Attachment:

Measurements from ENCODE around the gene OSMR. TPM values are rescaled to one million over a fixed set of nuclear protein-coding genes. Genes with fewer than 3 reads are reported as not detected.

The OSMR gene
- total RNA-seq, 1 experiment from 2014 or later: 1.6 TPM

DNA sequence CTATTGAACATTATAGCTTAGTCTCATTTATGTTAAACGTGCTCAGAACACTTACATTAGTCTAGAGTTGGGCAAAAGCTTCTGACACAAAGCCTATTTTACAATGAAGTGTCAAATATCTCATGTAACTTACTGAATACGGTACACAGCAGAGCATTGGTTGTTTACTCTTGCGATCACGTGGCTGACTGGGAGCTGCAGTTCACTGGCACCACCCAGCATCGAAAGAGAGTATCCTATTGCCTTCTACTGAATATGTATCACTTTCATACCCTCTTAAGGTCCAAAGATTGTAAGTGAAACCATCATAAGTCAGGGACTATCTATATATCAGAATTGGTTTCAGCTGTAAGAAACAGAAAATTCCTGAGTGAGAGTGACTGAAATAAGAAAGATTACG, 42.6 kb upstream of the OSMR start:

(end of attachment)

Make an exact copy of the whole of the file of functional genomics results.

Measurements from ENCODE around the gene OSMR. TPM values are rescaled to one million over a fixed set of nuclear protein-coding genes. Genes with fewer than 3 reads are reported as not detected.

The OSMR gene
- total RNA-seq, 1 experiment from 2014 or later: 1.6 TPM

DNA sequence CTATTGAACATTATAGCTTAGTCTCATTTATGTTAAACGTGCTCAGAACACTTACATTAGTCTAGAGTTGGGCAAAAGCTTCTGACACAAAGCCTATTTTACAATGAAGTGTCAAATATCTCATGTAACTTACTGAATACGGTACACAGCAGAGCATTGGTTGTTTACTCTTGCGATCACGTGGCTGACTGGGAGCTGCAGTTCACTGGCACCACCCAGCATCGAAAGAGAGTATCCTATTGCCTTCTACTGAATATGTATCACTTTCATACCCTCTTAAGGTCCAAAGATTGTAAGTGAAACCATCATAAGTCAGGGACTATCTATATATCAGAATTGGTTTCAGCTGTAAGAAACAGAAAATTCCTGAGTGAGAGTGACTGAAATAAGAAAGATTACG, 42.6 kb upstream of the OSMR start: